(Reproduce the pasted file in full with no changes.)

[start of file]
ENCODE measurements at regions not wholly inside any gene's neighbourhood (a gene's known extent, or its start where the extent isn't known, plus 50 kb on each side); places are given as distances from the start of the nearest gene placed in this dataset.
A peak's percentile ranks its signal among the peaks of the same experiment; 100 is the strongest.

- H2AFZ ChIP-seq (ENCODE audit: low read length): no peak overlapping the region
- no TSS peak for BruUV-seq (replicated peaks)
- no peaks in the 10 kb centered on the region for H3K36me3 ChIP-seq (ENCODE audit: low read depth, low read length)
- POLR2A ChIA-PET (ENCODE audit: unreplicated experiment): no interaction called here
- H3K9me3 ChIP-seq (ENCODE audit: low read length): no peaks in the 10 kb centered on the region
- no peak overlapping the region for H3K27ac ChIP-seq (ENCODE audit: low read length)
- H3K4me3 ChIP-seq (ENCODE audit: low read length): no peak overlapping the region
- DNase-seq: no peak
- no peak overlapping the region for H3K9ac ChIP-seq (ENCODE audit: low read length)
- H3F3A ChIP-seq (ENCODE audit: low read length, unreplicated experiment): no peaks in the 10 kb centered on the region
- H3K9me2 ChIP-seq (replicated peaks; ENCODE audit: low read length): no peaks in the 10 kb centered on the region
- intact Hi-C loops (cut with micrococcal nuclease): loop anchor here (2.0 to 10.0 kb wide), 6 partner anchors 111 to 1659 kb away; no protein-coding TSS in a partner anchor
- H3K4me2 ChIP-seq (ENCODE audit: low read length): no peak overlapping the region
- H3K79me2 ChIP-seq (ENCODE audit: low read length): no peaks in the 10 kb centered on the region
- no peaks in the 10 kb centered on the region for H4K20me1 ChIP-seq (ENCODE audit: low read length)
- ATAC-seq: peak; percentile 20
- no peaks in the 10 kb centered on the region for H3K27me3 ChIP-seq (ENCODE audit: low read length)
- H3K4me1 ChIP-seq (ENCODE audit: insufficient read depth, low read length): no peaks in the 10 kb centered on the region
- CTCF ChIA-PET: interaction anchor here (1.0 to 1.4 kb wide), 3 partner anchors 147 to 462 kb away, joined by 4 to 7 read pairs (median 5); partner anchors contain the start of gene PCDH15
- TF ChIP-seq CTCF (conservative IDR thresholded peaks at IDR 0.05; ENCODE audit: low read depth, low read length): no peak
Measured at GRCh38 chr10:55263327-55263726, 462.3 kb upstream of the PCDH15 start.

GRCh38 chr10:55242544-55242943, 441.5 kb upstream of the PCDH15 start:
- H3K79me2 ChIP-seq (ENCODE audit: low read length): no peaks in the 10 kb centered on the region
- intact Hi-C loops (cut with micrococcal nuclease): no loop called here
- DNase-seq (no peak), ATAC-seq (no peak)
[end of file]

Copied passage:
ENCODE measurements at regions not wholly inside any gene's neighbourhood (a gene's known extent, or its start where the extent isn't known, plus 50 kb on each side); places are given as distances from the start of the nearest gene placed in this dataset.
A peak's percentile ranks its signal among the peaks of the same experiment; 100 is the strongest.

- H2AFZ ChIP-seq (ENCODE audit: low read length): no peak overlapping the region
- no TSS peak for BruUV-seq (replicated peaks)
- no peaks in the 10 kb centered on the region for H3K36me3 ChIP-seq (ENCODE audit: low read depth, low read length)
- POLR2A ChIA-PET (ENCODE audit: unreplicated experiment): no interaction called here
- H3K9me3 ChIP-seq (ENCODE audit: low read length): no peaks in the 10 kb centered on the region
- no peak overlapping the region for H3K27ac ChIP-seq (ENCODE audit: low read length)
- H3K4me3 ChIP-seq (ENCODE audit: low read length): no peak overlapping the region
- DNase-seq: no peak
- no peak overlapping the region for H3K9ac ChIP-seq (ENCODE audit: low read length)
- H3F3A ChIP-seq (ENCODE audit: low read length, unreplicated experiment): no peaks in the 10 kb centered on the region
- H3K9me2 ChIP-seq (replicated peaks; ENCODE audit: low read length): no peaks in the 10 kb centered on the region
- intact Hi-C loops (cut with micrococcal nuclease): loop anchor here (2.0 to 10.0 kb wide), 6 partner anchors 111 to 1659 kb away; no protein-coding TSS in a partner anchor
- H3K4me2 ChIP-seq (ENCODE audit: low read length): no peak overlapping the region
- H3K79me2 ChIP-seq (ENCODE audit: low read length): no peaks in the 10 kb centered on the region
- no peaks in the 10 kb centered on the region for H4K20me1 ChIP-seq (ENCODE audit: low read length)
- ATAC-seq: peak; percentile 20
- no peaks in the 10 kb centered on the region for H3K27me3 ChIP-seq (ENCODE audit: low read length)
- H3K4me1 ChIP-seq (ENCODE audit: insufficient read depth, low read length): no peaks in the 10 kb centered on the region
- CTCF ChIA-PET: interaction anchor here (1.0 to 1.4 kb wide), 3 partner anchors 147 to 462 kb away, joined by 4 to 7 read pairs (median 5); partner anchors contain the start of gene PCDH15
- TF ChIP-seq CTCF (conservative IDR thresholded peaks at IDR 0.05; ENCODE audit: low read depth, low read length): no peak
Measured at GRCh38 chr10:55263327-55263726, 462.3 kb upstream of the PCDH15 start.

GRCh38 chr10:55242544-55242943, 441.5 kb upstream of the PCDH15 start:
- H3K79me2 ChIP-seq (ENCODE audit: low read length): no peaks in the 10 kb centered on the region
- intact Hi-C loops (cut with micrococcal nuclease): no loop called here
- DNase-seq (no peak), ATAC-seq (no peak)